The line Nutt draws is repeated by current and former coaches alike: The pressure to win is enough to make anyone worry.
"You know your time is short," Chow said. "You know you're not going to make all this money for a long length of time unless your name is Nick Saban. So you do whatever you can to protect yourself.
"There's an enormous amount of pressure now to win football games. It's crazy. ... You got people getting that first 4 or 5 million-dollar contract saying, 'I got to hang on to this puppy.'"
NO STORY, WITH THE POSSIBLE EXCEPTION of the actual national championship game, took a backseat to the high-level intrigue that took place at Wake Forest last season.
On Nov. 11, 2016, the day before a game at Louisville, a Wake Forest equipment manager discovered documents inside Papa Johns Cardinal Stadium that appeared to show specific plays the team planned to run against the then sixth-ranked Cardinals. Coach Dave Clawson launched an immediate investigation, ultimately concluding that the team's radio announcer, Tommy Elrod, had shared sensitive information with Louisville and attempted to do the same with a number of other schools throughout the season.
Elrod, who played for Wake Forest and was formerly an assistant on staff, was fired and has not spoken publicly since.
But a curious thing happened when current and former coaches were asked about the scandal that came to be known as Wakeyleaks. As a whole, they basically shrugged.
"My first response, to me, was no big deal," Kentucky coach Mark Stoops said. "I didn't think much of it."
Northwestern coach Pat Fitzgerald, who is also chair of the American Football Coaches Association Ethics Committee, said: "Anytime you see that, it's disappointing."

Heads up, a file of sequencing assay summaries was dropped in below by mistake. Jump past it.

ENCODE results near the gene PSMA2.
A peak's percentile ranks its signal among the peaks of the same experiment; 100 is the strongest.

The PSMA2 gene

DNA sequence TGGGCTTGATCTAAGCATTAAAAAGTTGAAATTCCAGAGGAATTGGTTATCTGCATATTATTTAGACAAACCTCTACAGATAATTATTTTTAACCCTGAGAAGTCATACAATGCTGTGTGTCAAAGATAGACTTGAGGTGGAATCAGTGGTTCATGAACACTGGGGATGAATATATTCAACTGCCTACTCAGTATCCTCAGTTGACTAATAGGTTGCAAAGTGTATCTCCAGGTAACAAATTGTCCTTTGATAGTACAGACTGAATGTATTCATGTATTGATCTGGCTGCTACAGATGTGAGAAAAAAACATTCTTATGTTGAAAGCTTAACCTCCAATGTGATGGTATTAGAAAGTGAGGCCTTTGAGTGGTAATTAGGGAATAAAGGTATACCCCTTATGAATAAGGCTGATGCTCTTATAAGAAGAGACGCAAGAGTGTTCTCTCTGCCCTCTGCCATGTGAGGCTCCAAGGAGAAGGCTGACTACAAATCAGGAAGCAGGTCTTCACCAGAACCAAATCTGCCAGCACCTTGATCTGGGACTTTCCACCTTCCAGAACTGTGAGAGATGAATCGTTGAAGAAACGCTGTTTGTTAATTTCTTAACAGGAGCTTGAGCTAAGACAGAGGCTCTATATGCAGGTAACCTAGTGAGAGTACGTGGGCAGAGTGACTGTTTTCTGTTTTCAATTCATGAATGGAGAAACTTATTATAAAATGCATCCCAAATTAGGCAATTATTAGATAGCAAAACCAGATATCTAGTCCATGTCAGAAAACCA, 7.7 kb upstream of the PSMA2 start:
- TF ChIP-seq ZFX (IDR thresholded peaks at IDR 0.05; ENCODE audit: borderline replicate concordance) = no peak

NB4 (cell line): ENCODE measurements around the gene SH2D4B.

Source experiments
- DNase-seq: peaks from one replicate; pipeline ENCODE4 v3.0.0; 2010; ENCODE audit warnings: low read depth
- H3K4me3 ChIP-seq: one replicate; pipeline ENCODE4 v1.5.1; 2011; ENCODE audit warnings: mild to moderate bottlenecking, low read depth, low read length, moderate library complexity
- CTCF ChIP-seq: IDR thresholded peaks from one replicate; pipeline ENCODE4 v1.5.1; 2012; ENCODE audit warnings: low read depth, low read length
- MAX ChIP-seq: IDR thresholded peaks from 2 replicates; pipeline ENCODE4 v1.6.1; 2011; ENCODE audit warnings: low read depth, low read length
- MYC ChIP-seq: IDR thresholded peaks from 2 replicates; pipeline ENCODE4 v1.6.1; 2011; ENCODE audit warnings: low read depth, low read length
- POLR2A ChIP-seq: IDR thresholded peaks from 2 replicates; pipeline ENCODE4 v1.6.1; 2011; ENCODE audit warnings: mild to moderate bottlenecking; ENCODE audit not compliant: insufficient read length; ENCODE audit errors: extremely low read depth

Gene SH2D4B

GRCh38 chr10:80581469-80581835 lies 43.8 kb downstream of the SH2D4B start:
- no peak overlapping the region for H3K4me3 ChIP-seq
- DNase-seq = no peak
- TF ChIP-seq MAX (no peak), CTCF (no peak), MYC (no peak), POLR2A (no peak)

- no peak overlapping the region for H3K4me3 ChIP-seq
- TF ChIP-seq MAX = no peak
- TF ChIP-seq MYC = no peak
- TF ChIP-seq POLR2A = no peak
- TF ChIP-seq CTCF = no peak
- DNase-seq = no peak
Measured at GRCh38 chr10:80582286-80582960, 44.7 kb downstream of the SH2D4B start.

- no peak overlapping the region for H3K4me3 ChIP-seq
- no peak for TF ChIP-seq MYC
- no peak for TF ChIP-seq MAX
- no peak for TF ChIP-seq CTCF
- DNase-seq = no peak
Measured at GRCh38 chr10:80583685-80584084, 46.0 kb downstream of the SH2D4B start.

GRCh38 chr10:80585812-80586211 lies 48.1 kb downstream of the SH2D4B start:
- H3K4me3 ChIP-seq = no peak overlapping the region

But did it change anything? Did it make coaches more concerned about their own vulnerabilities? On the whole, not really.
They were never unaware of the risks in the first place.
"I'd love to say it's rare," Fitzgerald said, "but it happens every day."
He added: "Sometimes, maybe, is there some impropriety and guys cross the line? Yeah. To think about the great [coaches] I've had work for me and think that the great things we do here stay here and they don't leave here, I'd be the most naive guy in the world."
Even if you can keep your staff tight-lipped, it's almost impossible to keep them all together for years on end. Coaches move on to other jobs, and your information goes with them.
Before there was Wakeyleaks, there was Faxgate when, in the early 1990s, former Tennessee assistant Jack Sells was caught at Kinko's sending diagrams and notes from the Vols' playbook to friend and Florida defensive coordinator Ron Zook.
In 2014, Texas Tech defensive coordinator Mike Smith accused his predecessor Matt Wallerstedt of giving opposing teams the Red Raiders' signals.
Chow remembers a volunteer coach who went all through spring practice with him at BYU before leaving the team. Nine weeks later, Chow said, he looked over at a rival's sideline and saw the former coach holding a clipboard. He didn't believe it was a coincidence.
It's not just the coaching staff that had Brown worried, though. He often wondered whether walk-on players might be persuaded to share information since they didn't have the same money afforded to them as scholarship players.
Asked about that prospect, Chow said matter-of-factly, "Oh yeah, that's happened."
Enticements or the situation at Wake Forest cross a line, coaches agree. But ask exactly where the line is and no one is certain.
In baseball, gamesmanship is accepted. In college football, it's less out in the open but certainly there.
"I've been accused of being overly paranoid," Fitzgerald said. "I guess we all are."